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Editor's note: This piece contains explicit descriptions which may be upsetting for some readers.
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Percentage of Canadians who self-identify as middle class when asked to describe their "social and financial place in society," according to a November 2014 Pollara poll.
Percentage of Quebecers who said they were middle class -- the province most likely to do so, followed by Alberta (57%), the Prairies (47%), B.C. (46%), Atlantic provinces (44%), and Ontario (43%).
If you are searching for significant anniversaries for 2015 one that you might find illuminating is the publication of a book published 40 years ago entitled The Crisis of Democracy. The title would seem fitting today but that's not the crisis its authors had in mind. It was commissioned by a new international boys' club of finance capitalists, CEOs, senior political figures (retired and active) and academics from Europe, North America and Japan.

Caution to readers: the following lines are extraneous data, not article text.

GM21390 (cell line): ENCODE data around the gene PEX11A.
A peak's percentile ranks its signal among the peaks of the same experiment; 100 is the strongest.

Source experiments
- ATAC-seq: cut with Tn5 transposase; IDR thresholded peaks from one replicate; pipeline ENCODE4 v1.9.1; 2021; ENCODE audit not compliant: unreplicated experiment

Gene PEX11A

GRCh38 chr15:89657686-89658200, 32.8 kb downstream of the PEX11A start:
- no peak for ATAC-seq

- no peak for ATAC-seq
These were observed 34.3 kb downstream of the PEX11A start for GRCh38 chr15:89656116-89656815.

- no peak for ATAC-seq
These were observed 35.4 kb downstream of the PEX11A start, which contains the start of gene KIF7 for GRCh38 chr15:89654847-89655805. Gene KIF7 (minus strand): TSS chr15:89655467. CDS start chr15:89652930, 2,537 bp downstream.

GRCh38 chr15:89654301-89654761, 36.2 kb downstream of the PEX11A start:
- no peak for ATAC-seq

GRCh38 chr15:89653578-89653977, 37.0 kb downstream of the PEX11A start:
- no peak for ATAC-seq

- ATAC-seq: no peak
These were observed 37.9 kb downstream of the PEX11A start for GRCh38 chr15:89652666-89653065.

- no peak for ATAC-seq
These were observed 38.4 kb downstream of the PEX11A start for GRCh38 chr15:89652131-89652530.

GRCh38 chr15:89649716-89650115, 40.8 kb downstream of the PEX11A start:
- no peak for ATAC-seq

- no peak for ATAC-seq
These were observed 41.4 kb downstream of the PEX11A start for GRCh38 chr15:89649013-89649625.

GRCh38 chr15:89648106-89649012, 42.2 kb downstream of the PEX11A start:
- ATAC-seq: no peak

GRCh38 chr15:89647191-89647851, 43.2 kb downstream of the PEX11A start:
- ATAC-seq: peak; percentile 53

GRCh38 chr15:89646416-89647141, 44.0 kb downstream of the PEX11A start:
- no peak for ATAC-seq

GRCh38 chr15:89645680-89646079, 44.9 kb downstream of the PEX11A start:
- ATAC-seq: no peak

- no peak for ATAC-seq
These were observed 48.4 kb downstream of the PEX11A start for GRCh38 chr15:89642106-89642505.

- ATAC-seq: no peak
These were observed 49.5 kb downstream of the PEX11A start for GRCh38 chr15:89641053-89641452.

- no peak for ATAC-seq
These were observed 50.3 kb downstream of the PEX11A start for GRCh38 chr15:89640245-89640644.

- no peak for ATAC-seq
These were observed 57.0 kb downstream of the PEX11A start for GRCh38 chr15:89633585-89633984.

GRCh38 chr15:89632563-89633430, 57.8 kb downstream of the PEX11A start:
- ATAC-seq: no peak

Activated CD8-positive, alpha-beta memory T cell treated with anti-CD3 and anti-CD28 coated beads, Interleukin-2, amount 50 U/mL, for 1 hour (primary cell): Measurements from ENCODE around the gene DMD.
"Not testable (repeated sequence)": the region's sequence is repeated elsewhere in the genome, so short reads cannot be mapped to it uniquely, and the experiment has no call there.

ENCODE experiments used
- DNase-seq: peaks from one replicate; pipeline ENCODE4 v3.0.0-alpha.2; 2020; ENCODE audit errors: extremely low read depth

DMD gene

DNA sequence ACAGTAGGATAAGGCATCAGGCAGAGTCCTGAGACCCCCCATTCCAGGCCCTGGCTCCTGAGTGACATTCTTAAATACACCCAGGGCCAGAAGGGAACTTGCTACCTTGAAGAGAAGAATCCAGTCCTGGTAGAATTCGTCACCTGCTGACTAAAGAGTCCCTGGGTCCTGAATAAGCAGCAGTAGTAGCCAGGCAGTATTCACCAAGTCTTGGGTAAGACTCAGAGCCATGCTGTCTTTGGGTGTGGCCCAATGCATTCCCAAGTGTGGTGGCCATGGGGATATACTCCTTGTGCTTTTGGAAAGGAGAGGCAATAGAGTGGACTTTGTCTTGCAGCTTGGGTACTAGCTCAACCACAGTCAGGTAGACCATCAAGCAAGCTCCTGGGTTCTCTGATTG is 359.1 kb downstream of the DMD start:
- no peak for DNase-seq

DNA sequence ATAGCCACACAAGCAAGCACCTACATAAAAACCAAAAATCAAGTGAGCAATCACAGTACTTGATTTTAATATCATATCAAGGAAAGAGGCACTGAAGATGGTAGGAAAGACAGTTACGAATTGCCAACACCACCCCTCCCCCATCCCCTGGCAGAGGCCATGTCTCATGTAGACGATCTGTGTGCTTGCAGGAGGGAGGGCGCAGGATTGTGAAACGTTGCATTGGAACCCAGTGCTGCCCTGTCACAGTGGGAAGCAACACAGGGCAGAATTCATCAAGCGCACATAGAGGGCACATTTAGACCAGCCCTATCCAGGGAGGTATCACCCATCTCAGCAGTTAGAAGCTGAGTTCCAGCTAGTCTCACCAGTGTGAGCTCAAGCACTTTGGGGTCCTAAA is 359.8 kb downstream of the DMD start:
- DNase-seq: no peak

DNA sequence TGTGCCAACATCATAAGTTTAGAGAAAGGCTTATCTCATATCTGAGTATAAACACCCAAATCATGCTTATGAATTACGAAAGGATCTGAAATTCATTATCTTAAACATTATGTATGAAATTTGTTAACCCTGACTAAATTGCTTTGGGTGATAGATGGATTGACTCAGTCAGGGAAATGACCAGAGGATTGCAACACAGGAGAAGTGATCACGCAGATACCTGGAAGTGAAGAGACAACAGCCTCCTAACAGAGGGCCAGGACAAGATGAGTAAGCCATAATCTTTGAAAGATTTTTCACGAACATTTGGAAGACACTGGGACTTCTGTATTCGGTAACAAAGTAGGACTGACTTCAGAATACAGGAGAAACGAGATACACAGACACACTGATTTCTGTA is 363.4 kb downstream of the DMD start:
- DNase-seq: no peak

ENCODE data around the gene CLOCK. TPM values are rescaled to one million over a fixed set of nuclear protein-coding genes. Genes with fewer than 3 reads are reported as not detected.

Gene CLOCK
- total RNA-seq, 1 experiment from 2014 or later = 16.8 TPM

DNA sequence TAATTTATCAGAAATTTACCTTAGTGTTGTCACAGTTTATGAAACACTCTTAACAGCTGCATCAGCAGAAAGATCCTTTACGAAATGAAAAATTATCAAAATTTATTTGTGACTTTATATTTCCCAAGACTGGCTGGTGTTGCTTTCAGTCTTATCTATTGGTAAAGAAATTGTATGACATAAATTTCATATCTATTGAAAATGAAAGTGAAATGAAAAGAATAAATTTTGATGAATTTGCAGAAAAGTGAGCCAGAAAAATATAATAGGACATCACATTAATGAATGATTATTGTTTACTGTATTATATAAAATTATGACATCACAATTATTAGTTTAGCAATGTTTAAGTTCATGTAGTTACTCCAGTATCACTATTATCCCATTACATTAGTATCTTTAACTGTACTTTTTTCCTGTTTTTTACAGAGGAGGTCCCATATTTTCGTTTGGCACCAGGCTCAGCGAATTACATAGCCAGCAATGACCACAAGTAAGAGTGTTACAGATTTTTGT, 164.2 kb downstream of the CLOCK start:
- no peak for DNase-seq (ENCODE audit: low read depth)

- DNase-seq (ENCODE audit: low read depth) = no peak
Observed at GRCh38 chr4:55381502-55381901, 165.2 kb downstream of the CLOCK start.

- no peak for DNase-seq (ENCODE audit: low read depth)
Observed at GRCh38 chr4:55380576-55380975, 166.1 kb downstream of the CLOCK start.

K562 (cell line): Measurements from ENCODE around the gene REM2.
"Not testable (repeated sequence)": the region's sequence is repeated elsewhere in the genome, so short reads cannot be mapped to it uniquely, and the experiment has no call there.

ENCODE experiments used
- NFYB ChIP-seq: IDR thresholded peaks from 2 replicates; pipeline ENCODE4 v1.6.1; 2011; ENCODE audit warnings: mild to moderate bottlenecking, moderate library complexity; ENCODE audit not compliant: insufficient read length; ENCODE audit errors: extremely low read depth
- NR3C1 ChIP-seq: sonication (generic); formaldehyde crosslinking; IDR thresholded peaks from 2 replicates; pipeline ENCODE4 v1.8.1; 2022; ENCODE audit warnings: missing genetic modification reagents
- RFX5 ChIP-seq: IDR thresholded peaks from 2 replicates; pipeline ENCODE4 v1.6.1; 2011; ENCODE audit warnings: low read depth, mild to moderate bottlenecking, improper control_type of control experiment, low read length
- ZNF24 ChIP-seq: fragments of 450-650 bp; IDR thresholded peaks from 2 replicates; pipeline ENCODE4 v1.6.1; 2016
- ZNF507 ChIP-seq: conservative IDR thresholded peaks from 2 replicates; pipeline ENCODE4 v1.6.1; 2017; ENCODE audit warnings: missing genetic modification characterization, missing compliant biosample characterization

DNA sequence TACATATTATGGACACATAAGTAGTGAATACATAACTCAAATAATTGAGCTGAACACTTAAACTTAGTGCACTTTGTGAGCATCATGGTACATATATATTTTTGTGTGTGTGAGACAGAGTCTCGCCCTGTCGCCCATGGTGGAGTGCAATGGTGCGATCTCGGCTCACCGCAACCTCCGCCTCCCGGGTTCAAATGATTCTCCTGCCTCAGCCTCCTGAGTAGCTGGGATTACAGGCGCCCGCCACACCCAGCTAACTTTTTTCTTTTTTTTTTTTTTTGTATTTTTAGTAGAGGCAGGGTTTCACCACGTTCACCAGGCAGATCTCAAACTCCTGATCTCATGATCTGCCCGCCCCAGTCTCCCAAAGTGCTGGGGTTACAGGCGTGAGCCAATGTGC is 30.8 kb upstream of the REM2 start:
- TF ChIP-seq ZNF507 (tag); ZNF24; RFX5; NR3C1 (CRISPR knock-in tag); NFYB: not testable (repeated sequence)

"Imagine if we did something different."
Those were just seven words out of close to 7,000 that President Barack Obama spoke during his State of the Union address. He was addressing both houses of Congress, which are controlled by his bitter foes. Most importantly, though, he was addressing the country. Obama employed characteristically soaring rhetoric to deliver his message of bipartisanship. "The shadow of crisis has passed, and the State of the Union is strong," he assured us.
From whose lives has the shadow of crisis passed? And for whom is this Union strong?